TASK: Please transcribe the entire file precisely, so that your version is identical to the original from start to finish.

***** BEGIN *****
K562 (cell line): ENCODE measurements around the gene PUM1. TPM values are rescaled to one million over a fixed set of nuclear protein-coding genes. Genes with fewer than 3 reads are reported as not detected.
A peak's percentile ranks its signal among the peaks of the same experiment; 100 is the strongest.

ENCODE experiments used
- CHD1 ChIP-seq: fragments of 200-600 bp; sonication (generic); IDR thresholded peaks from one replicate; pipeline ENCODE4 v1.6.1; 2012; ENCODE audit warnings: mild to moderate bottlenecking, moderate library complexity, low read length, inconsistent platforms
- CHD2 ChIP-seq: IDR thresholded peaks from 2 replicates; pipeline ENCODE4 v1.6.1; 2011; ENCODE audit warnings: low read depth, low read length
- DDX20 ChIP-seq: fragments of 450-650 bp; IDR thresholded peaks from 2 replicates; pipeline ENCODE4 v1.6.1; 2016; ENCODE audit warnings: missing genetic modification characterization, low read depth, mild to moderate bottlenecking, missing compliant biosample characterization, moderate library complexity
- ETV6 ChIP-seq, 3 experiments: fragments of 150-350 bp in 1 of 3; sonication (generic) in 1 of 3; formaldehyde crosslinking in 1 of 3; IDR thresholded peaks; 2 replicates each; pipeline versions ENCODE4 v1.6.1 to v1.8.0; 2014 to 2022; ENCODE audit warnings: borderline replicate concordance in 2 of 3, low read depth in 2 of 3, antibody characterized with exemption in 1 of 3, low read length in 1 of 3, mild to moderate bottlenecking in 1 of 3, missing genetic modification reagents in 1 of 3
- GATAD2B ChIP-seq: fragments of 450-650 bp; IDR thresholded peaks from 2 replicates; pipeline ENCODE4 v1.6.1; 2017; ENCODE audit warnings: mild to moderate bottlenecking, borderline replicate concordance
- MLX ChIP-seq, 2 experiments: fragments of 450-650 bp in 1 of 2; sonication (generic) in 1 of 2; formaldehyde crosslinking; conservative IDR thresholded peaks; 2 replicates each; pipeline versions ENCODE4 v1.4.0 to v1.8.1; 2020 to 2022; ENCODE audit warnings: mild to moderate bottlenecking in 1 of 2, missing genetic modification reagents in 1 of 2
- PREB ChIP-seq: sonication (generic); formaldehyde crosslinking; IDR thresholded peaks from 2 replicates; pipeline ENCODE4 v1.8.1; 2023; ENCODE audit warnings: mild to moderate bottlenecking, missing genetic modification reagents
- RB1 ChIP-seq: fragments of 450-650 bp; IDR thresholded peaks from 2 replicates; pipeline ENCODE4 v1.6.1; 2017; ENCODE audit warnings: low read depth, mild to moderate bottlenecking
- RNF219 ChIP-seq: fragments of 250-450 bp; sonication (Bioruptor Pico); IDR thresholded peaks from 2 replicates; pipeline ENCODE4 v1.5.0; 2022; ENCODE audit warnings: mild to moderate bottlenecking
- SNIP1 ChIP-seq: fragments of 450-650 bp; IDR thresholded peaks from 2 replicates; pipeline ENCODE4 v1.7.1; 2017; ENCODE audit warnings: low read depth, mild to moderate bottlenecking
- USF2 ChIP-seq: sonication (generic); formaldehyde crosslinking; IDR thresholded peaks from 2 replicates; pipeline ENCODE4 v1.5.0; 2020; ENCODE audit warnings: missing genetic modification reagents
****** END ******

K562 (cell line): ENCODE measurements around the gene PUM1. TPM values are rescaled to one million over a fixed set of nuclear protein-coding genes. Genes with fewer than 3 reads are reported as not detected.
A peak's percentile ranks its signal among the peaks of the same experiment; 100 is the strongest.

ENCODE experiments used
- CHD1 ChIP-seq: fragments of 200-600 bp; sonication (generic); IDR thresholded peaks from one replicate; pipeline ENCODE4 v1.6.1; 2012; ENCODE audit warnings: mild to moderate bottlenecking, moderate library complexity, low read length, inconsistent platforms
- CHD2 ChIP-seq: IDR thresholded peaks from 2 replicates; pipeline ENCODE4 v1.6.1; 2011; ENCODE audit warnings: low read depth, low read length
- DDX20 ChIP-seq: fragments of 450-650 bp; IDR thresholded peaks from 2 replicates; pipeline ENCODE4 v1.6.1; 2016; ENCODE audit warnings: missing genetic modification characterization, low read depth, mild to moderate bottlenecking, missing compliant biosample characterization, moderate library complexity
- ETV6 ChIP-seq, 3 experiments: fragments of 150-350 bp in 1 of 3; sonication (generic) in 1 of 3; formaldehyde crosslinking in 1 of 3; IDR thresholded peaks; 2 replicates each; pipeline versions ENCODE4 v1.6.1 to v1.8.0; 2014 to 2022; ENCODE audit warnings: borderline replicate concordance in 2 of 3, low read depth in 2 of 3, antibody characterized with exemption in 1 of 3, low read length in 1 of 3, mild to moderate bottlenecking in 1 of 3, missing genetic modification reagents in 1 of 3
- GATAD2B ChIP-seq: fragments of 450-650 bp; IDR thresholded peaks from 2 replicates; pipeline ENCODE4 v1.6.1; 2017; ENCODE audit warnings: mild to moderate bottlenecking, borderline replicate concordance
- MLX ChIP-seq, 2 experiments: fragments of 450-650 bp in 1 of 2; sonication (generic) in 1 of 2; formaldehyde crosslinking; conservative IDR thresholded peaks; 2 replicates each; pipeline versions ENCODE4 v1.4.0 to v1.8.1; 2020 to 2022; ENCODE audit warnings: mild to moderate bottlenecking in 1 of 2, missing genetic modification reagents in 1 of 2
- PREB ChIP-seq: sonication (generic); formaldehyde crosslinking; IDR thresholded peaks from 2 replicates; pipeline ENCODE4 v1.8.1; 2023; ENCODE audit warnings: mild to moderate bottlenecking, missing genetic modification reagents
- RB1 ChIP-seq: fragments of 450-650 bp; IDR thresholded peaks from 2 replicates; pipeline ENCODE4 v1.6.1; 2017; ENCODE audit warnings: low read depth, mild to moderate bottlenecking
- RNF219 ChIP-seq: fragments of 250-450 bp; sonication (Bioruptor Pico); IDR thresholded peaks from 2 replicates; pipeline ENCODE4 v1.5.0; 2022; ENCODE audit warnings: mild to moderate bottlenecking
- SNIP1 ChIP-seq: fragments of 450-650 bp; IDR thresholded peaks from 2 replicates; pipeline ENCODE4 v1.7.1; 2017; ENCODE audit warnings: low read depth, mild to moderate bottlenecking
- USF2 ChIP-seq: sonication (generic); formaldehyde crosslinking; IDR thresholded peaks from 2 replicates; pipeline ENCODE4 v1.5.0; 2020; ENCODE audit warnings: missing genetic modification reagents